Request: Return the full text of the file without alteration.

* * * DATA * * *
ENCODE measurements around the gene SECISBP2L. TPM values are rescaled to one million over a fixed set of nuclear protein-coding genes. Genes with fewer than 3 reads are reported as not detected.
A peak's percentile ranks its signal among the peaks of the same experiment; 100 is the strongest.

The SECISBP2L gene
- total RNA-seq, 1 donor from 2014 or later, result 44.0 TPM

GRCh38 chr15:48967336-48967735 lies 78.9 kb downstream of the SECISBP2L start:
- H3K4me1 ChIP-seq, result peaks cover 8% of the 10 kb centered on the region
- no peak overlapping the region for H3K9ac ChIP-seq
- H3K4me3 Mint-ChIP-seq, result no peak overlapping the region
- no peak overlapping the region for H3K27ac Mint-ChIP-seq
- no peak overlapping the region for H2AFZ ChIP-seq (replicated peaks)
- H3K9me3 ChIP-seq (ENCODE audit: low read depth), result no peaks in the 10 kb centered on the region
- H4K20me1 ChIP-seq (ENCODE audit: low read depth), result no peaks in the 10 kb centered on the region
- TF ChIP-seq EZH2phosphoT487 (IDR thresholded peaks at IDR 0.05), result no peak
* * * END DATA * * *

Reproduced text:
ENCODE measurements around the gene SECISBP2L. TPM values are rescaled to one million over a fixed set of nuclear protein-coding genes. Genes with fewer than 3 reads are reported as not detected.
A peak's percentile ranks its signal among the peaks of the same experiment; 100 is the strongest.

The SECISBP2L gene
- total RNA-seq, 1 donor from 2014 or later, result 44.0 TPM

GRCh38 chr15:48967336-48967735 lies 78.9 kb downstream of the SECISBP2L start:
- H3K4me1 ChIP-seq, result peaks cover 8% of the 10 kb centered on the region
- no peak overlapping the region for H3K9ac ChIP-seq
- H3K4me3 Mint-ChIP-seq, result no peak overlapping the region
- no peak overlapping the region for H3K27ac Mint-ChIP-seq
- no peak overlapping the region for H2AFZ ChIP-seq (replicated peaks)
- H3K9me3 ChIP-seq (ENCODE audit: low read depth), result no peaks in the 10 kb centered on the region
- H4K20me1 ChIP-seq (ENCODE audit: low read depth), result no peaks in the 10 kb centered on the region
- TF ChIP-seq EZH2phosphoT487 (IDR thresholded peaks at IDR 0.05), result no peak